What's your question? Ask

Join Us - Sign up to get all the latest gardening tips!
  • Answered by
    Nikki on
    December 17, 2010
    Certified Expert
    A.

    Most potted shrubs will survive outdoors during winter, especially holly bushes; however, you can move them to a protected area, if desired, until the return of warm weather. The following article should be of some help to you:
    https://www.gardeningknowhow.com/ornamental/shrubs/shgen/potted-shrubs-growing-shrubs-in-containers.htm

    Was this answer useful?
    00
  • Answered by
    Heather on
    December 26, 2010
    Certified Expert
    A.

    There is no standard rooting hormone for holly. The real point of rooting hormone is actually more to be a fungicide. This will prevent rot from setting in. Any rooting hormone your local nursery carries will be fine for rooting holly cuttings.

    Was this answer useful?
    00
  • Answered by
    Heather on
    December 26, 2010
    Certified Expert
  • Answered by
    Heather on
    December 26, 2010
    Certified Expert
    A.

    If it has been kept indoors, it will not be able to survive the cold outside because it has not been allowed to go dormant. You will need to bring it into somewhere warmer and keep it there for the winter and treat it like a houseplant.

    If it has been kept outside, it has gone dormant and should be fine in the car for a few days, though I would wrap a blanket around the base to keep the roots a stable temperature and you need to remove it ASAP if the temp in the car will rise above 40F. It will be ok for a few days without water.

    Once the storm is passed, place it in a sheltered location, like against the foundation of a building or in a shed or garage. If it will be in a location where it will not get water, water it once every two weeks. It will not need much water in the winter while it is dormant.

    Was this answer useful?
    00
  • Answered by
    Heather on
    January 15, 2011
    Certified Expert
    A.

    You will need to place it back into a place where it is cold but sheltered, like a garage or an unheated patio.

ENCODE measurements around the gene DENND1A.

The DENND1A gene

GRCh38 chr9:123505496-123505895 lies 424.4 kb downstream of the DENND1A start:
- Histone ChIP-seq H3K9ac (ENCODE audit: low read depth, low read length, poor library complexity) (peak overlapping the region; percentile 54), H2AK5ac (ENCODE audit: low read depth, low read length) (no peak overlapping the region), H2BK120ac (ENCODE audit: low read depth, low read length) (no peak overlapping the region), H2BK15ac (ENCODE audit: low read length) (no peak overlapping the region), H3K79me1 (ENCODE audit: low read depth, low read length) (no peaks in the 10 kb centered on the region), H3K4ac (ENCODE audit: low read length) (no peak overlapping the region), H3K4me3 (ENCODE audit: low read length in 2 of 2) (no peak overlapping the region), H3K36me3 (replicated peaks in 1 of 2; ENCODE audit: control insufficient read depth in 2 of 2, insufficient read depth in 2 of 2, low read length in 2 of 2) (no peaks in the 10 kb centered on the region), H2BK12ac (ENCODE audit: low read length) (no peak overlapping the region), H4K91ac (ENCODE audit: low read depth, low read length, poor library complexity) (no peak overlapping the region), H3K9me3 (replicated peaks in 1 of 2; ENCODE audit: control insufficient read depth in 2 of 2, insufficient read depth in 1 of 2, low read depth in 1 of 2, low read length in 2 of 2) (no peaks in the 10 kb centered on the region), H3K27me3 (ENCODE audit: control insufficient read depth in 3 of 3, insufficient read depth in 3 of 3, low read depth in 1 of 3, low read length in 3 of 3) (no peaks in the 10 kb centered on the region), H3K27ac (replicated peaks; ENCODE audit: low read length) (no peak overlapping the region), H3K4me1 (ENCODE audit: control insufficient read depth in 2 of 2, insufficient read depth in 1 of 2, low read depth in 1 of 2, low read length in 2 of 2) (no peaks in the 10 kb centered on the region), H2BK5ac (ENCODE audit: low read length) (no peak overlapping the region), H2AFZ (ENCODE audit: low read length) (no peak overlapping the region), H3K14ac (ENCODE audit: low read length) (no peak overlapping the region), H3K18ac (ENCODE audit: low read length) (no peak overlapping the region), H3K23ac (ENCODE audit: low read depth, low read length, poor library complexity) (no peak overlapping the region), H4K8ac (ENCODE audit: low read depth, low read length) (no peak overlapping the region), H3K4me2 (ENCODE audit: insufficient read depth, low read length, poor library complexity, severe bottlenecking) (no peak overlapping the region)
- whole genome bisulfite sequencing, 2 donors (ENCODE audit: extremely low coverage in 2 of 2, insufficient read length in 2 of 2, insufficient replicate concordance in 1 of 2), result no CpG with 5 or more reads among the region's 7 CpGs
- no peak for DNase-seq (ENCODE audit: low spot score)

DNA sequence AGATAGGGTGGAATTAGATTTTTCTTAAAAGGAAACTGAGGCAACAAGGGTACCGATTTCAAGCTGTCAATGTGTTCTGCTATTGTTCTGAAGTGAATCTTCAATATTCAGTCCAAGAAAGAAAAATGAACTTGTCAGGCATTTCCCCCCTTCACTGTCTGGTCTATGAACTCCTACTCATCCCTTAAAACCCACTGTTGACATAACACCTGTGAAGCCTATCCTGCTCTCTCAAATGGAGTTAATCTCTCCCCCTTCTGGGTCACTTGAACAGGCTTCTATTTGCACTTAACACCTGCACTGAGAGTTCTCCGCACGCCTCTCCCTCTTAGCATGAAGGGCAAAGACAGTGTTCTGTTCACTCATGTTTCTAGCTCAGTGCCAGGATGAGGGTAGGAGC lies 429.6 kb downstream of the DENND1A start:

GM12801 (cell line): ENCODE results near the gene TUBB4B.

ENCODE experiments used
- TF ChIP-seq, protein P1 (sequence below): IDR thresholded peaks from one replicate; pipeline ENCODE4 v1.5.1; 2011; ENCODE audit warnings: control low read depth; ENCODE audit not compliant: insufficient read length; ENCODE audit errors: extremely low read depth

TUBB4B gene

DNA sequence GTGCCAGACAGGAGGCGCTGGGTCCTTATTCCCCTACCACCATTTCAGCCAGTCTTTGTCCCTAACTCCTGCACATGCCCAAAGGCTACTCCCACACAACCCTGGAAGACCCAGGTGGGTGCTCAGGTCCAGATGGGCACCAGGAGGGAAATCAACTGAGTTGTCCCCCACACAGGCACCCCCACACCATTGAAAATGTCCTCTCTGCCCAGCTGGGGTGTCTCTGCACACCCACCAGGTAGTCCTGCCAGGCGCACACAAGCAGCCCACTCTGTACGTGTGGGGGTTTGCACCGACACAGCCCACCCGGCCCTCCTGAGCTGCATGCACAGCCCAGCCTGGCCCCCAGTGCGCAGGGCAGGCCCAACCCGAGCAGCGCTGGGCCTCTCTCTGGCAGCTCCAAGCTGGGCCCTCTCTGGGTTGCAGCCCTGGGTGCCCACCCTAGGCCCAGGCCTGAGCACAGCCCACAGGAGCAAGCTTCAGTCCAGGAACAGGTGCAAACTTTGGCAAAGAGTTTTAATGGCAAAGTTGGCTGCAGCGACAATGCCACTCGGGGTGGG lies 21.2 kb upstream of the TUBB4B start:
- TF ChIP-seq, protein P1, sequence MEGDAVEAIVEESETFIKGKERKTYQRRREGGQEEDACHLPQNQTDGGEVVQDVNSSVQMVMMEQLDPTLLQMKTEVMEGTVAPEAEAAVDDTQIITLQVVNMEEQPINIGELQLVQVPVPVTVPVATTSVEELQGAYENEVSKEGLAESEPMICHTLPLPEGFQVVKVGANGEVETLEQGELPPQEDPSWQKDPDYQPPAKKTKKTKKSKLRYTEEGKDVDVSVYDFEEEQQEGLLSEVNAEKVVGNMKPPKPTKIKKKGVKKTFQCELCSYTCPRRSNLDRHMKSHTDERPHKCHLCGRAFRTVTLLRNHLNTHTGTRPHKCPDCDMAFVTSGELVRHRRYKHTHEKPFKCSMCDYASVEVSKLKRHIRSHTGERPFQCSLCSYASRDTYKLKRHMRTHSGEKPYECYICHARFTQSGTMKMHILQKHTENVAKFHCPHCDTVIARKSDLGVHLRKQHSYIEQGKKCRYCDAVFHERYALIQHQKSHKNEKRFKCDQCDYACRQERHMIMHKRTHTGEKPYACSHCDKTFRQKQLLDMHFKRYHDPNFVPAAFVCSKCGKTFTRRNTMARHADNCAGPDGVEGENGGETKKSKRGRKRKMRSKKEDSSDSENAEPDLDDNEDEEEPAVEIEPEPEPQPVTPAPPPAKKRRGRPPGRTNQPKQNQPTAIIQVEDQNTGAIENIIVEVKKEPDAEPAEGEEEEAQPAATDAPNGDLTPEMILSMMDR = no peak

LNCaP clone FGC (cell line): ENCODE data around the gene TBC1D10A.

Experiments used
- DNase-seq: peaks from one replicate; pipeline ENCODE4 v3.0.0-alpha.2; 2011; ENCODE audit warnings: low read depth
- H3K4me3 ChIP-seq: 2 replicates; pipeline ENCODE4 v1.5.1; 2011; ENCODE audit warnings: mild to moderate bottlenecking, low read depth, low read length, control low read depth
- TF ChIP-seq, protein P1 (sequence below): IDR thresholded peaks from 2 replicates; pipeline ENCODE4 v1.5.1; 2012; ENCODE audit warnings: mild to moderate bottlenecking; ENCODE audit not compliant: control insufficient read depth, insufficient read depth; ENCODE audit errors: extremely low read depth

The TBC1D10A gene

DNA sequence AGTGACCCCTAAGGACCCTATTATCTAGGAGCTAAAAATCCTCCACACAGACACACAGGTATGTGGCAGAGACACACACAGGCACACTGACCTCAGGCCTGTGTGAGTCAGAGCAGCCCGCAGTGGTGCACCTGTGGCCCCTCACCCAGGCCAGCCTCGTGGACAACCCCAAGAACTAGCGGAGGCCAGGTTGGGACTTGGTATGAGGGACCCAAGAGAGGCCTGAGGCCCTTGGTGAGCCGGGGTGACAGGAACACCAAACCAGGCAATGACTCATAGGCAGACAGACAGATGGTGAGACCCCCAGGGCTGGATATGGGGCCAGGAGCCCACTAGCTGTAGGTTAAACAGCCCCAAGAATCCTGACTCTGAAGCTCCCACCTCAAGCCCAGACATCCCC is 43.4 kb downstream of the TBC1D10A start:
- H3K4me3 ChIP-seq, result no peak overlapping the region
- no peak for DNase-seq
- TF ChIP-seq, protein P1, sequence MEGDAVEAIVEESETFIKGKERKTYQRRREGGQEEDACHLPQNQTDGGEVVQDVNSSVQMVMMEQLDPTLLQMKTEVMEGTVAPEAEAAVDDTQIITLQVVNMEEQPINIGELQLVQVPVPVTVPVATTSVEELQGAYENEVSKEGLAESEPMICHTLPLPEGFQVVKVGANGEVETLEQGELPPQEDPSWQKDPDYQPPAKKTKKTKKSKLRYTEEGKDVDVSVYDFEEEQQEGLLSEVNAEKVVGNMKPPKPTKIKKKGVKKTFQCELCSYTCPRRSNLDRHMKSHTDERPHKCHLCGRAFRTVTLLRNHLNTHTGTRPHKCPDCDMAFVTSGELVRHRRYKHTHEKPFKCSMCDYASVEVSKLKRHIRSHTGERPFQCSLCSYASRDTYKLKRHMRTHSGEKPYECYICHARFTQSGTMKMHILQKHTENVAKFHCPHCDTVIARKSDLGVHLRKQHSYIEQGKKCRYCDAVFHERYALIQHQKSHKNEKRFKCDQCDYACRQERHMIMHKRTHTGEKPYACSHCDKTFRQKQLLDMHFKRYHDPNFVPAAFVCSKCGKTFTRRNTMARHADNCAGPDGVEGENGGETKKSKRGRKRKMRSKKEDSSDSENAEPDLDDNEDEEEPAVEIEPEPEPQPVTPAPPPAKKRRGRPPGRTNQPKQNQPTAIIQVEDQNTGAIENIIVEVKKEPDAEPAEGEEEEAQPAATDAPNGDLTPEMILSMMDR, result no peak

While this article is about live Christmas trees, the advice in it applies to your holly bush as well:
    https://www.gardeningknowhow.com/ornamental/trees/christmas-trees/plant-your-christmas-tree.htm

    Was this answer useful?
    00
  • Answered by
    Collin White on
    April 16, 2020
    A.

    Last Christmas, I bought a holly bush and has the same situation as yours. So, I took advice from my friend and put it in my sheltered lawn.

    Was this answer useful?
    00
  • Answered by
    alexandra0 on
    October 28, 2019
    A.

    I purchased a holly bramble at Christmas time and need to plant it outside in spring. I have it in the house, watering yet the leaves look dry and are starting to tumble off. How would I keep it at https://supercelebjacket.com/ until the time has come to plant?

    Was this answer useful?
    00
  • Answered by
    Heather on
    January 22, 2011
    Certified Expert
    A.

    There is a pretty good chance that the plant will survive, as long as it only happens once. If it happens repeatedly, the bush will have a harder time recovering and regrowing the leaves, but 1x should not cause a healthy plant to die.

    Was this answer useful?
    00
1 2 3 90

Do you know a lot about gardening?
Become a GKH Gardening Expert

OK